Policy Brief

Mission Critical or Mission Creep? Issues to Consider for the Future of the UN Counter-Terrorism Committee and Its Executive Directorate

Author : Alistair Millar
Date : October 2017

The UN Security Council Counter-Terrorism Committee Executive Directorate (CTED) was established in 2004 with the core mission of supporting the Counter-Terrorism Committee (CTC) in monitoring the implementation of counterterrorism obligations required by Security Council Resolution 1373 and facilitating technical assistance to member states to aid their implementation activities. Since 2004, however, CTED’s mandate has expanded considerably in response to the evolution of the threat and the increased number of stakeholders benefiting from CTED assessments and analyses, a group that includes not only the council itself, but also UN member states in general, regional and functional organizations, and other counterterrorism-relevant entities inside and outside the UN system.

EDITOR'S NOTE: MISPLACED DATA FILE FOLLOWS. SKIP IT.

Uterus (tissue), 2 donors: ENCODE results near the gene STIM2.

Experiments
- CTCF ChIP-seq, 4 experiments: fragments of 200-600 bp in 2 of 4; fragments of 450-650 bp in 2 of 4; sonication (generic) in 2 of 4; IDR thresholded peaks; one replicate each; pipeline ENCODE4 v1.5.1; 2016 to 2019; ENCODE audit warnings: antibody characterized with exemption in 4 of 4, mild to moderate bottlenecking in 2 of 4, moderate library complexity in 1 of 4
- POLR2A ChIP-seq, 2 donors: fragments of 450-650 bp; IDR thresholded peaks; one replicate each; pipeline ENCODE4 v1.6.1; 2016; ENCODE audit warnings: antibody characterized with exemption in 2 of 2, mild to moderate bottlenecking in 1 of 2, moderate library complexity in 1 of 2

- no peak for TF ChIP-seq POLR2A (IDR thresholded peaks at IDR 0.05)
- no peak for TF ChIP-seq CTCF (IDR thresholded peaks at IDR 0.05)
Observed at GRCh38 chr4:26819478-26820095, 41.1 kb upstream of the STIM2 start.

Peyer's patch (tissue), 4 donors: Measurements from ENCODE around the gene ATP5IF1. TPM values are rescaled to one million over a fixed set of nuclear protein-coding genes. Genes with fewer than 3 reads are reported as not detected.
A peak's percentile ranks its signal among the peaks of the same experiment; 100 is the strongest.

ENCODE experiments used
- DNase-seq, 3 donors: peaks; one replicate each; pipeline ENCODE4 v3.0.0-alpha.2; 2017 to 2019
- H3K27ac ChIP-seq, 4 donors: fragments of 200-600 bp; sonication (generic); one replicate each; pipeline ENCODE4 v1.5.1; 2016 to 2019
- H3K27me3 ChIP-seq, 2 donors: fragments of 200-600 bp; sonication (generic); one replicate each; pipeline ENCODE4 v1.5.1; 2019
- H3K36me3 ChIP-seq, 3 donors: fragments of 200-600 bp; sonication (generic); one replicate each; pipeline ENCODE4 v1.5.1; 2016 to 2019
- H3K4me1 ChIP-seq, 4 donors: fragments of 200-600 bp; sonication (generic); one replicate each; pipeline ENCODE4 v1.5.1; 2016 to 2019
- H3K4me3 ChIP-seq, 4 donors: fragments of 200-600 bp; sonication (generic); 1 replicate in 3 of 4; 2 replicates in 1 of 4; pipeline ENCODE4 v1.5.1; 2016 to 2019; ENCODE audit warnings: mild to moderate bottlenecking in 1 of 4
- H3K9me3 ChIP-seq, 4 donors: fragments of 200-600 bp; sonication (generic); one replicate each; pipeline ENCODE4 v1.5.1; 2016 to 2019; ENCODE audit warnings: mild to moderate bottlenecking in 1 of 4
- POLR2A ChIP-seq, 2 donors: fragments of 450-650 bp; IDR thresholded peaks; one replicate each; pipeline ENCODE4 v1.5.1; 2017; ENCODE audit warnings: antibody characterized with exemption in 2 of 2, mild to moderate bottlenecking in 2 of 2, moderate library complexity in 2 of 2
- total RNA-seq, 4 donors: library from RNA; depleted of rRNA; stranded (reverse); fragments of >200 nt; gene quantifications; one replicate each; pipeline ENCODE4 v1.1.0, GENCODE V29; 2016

This policy brief looks at CTED’s role in light of the need to maintain and strengthen its comparative advantage in assessing member states’ counterterrorism efforts while addressing existing and emerging threats of terrorism and aligning its working methodologies with these developments. It also assesses what CTED and the CTC can do to enhance coordination with partners within and outside the UN system. It then examines the benefits and limitations of CTED’s outputs in relation to its mandate, comparative advantage, capacity, and impact, and concludes by offering some ideas and recommendations for the Security Council, the CTC, and CTED to consider for the next four years and beyond.

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